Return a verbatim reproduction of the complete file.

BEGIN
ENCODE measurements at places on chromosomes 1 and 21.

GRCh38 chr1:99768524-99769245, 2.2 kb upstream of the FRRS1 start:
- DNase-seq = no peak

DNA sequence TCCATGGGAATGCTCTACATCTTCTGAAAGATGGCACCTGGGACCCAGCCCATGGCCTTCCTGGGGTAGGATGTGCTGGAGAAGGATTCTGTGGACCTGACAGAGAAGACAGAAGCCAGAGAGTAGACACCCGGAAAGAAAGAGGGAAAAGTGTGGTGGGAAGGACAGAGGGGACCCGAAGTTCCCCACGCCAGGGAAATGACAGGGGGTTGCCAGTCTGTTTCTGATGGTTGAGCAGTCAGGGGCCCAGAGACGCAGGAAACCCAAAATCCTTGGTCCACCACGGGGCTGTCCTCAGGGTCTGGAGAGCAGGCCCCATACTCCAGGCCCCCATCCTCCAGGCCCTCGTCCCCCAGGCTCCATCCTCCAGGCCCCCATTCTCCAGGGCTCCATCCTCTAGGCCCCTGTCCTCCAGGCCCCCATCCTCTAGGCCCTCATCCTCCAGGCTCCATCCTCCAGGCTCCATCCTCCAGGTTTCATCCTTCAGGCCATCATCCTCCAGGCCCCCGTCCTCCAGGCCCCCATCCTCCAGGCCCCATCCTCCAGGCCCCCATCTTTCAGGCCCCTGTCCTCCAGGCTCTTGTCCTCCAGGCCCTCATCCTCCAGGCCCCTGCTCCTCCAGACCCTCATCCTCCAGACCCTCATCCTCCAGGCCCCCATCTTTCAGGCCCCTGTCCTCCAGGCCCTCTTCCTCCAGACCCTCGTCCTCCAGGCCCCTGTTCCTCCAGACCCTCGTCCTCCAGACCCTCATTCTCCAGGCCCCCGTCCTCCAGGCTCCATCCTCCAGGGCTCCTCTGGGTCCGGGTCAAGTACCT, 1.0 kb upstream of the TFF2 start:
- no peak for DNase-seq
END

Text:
ENCODE measurements at places on chromosomes 1 and 21.

GRCh38 chr1:99768524-99769245, 2.2 kb upstream of the FRRS1 start:
- DNase-seq = no peak

DNA sequence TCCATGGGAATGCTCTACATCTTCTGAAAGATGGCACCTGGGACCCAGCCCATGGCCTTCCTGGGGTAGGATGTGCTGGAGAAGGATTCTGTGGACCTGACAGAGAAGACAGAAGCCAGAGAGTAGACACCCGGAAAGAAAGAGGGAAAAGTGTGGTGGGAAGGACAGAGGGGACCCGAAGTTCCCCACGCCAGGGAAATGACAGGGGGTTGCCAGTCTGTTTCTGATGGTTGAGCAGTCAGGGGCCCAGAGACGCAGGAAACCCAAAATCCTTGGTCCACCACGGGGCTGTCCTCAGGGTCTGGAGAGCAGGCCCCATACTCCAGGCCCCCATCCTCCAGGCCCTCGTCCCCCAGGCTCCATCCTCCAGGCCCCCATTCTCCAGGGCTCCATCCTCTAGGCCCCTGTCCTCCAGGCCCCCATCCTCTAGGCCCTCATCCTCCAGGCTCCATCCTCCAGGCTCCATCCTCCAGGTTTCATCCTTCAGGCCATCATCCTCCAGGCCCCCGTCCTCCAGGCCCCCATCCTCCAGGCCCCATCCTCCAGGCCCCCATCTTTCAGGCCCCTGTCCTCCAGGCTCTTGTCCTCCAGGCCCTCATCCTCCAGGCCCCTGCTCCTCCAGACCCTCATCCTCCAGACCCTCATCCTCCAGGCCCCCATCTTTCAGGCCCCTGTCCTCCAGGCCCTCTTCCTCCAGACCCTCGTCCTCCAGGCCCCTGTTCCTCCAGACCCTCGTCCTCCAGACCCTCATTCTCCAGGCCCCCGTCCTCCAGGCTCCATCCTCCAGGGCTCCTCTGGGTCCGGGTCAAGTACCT, 1.0 kb upstream of the TFF2 start:
- no peak for DNase-seq